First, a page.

For a while, a polarized societal debate on pros and cons of inclusion of children with special needs in the Danish public school has been going on. The Nest project is an example of a pedagogic approach, which tries to connect the positive elements in special education with the positive elements in inclusion. In Nest, children with autism (ASD) are included in general education classes with reduced class size and taught after special pedagogical principles based on the principles in the American mother program. This project aims to evaluate the startup of Nest in the school year 2016/2017 in two Kindergarten classrooms (with pupils aged 6-7 years old) on the Katrinebjerg School in Aarhus.

Time period:


Target group:

Kindergarten pupils with autism (ASD) and their class peers.    

Number of participants:

Around 125.


Each of the two Nest-classes on the Katrinebjerg School contains 4 children with autism spectrum disorder (ASD) and 12 general education pupils at the beginning. The children stays in the class until grade 9. More children are enrolled into the program until grade 6. From grade 6 until 9, the number of 24 pupils (of which 6 pupils with ASD) in each Nest class are maintained. The included children with autism are carefully selected regarding, whether they are considered able to do grade level academic work with support and to stay in the Nest class until grade 9.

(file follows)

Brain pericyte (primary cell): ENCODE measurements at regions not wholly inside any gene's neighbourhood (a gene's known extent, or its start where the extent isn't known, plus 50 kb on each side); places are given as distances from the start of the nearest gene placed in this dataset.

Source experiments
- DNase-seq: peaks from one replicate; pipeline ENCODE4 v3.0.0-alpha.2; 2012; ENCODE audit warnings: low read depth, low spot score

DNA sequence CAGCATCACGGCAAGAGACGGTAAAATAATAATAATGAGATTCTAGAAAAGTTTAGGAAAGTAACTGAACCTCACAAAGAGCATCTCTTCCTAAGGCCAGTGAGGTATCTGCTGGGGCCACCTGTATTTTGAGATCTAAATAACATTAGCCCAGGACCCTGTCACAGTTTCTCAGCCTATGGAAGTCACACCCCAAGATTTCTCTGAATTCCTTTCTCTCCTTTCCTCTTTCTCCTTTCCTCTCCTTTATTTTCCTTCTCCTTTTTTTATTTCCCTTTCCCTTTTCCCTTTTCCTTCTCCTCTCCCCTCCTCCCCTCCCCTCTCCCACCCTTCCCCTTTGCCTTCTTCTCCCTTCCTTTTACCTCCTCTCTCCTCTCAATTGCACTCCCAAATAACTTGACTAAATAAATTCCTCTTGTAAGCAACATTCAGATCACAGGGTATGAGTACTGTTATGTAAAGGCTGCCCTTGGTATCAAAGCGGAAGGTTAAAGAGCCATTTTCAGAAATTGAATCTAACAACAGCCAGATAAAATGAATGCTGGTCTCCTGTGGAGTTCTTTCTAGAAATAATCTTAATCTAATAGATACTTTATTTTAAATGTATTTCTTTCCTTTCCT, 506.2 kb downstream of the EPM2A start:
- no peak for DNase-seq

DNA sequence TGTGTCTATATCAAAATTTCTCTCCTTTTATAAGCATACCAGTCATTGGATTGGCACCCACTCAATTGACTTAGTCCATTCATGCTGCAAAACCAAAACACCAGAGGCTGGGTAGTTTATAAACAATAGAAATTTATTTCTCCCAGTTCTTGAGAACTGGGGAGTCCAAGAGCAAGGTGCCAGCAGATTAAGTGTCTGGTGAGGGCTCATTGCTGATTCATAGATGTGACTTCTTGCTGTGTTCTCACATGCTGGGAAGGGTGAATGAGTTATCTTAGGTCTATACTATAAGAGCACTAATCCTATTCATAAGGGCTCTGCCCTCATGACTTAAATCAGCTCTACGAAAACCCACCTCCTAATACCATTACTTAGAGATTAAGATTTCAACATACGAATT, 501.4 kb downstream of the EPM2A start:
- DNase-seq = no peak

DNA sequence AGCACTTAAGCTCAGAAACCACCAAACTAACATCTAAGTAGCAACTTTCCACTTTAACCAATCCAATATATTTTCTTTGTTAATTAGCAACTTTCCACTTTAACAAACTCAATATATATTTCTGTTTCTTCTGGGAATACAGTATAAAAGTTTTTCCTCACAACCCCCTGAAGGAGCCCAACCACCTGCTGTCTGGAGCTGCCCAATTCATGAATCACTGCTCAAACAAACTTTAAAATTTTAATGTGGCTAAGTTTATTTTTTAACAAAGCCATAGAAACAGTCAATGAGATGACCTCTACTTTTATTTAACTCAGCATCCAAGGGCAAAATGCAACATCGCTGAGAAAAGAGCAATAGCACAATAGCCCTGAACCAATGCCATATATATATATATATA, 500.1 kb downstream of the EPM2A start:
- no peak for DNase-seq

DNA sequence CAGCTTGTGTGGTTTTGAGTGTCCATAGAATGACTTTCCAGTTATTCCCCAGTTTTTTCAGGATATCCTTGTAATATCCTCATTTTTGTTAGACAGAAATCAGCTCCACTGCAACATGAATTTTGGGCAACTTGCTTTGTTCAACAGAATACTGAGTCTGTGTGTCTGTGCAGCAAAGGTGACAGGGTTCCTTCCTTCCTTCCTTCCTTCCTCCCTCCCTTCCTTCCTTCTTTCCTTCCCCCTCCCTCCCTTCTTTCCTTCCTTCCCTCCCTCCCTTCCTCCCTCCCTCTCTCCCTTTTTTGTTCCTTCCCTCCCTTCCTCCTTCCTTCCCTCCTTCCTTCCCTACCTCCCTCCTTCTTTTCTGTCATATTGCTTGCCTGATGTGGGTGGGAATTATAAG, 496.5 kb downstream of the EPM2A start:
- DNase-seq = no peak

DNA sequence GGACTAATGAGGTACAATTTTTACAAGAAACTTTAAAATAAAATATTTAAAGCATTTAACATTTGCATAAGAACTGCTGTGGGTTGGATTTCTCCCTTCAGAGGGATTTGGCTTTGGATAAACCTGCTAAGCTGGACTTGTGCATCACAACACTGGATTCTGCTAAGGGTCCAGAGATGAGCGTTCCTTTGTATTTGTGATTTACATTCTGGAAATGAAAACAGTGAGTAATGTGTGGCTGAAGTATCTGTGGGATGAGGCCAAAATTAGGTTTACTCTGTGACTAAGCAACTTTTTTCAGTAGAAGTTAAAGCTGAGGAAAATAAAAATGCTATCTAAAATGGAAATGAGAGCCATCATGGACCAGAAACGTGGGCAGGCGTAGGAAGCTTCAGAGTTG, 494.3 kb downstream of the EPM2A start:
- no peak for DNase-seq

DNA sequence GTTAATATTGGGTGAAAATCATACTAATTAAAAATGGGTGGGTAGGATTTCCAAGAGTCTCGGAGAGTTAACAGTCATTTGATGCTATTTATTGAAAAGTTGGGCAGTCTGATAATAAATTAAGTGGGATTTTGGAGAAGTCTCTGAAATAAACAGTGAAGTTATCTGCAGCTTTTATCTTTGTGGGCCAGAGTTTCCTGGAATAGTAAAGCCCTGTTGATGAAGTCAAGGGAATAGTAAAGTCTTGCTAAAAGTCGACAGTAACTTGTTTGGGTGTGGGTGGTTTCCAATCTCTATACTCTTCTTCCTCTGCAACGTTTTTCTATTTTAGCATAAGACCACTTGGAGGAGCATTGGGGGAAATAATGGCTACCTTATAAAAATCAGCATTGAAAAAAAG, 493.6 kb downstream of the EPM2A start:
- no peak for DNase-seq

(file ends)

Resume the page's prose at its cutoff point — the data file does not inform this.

Beside reduced class size, Nest is amongst others based on co-teaching principles, increased involvement of parents as well as continuous feedback and coaching between educators and school management.

The content of Nest is based on the principles in the American mother program. The program is based on the needs that children with autism (ASD) has in connection to: 1) structure, consistency, predictability, 2) information broken down, 3) processing time, 4) self-regulation instruction, 5) supported peer interactions.    


Nest is evaluated by comparison to other Kindergarten classrooms. The treatment group consists of the 8 Nest children and their 24 classmates from the two Nest Kindergarten classes on the Katrinebjerg School. The comparison group consists of children in Aarhus Municipalities’ three Kindergarten classes for children with special needs (approx. 21 children), and of three chosen general education Kindergarten classes with included children (approx. 70 children). This design is only strong enough to give indicators of how the children in the Nest classes has developed compared to children with similar needs in the municipalities’ alternative offers (special classes and general education classes with included children).


Aarhus Municipality and New York University.    


The first results are expected in 2017.

Project group


About Nest on New York University's website.  

About Nest on Aarhus Municipality's website (in Danish).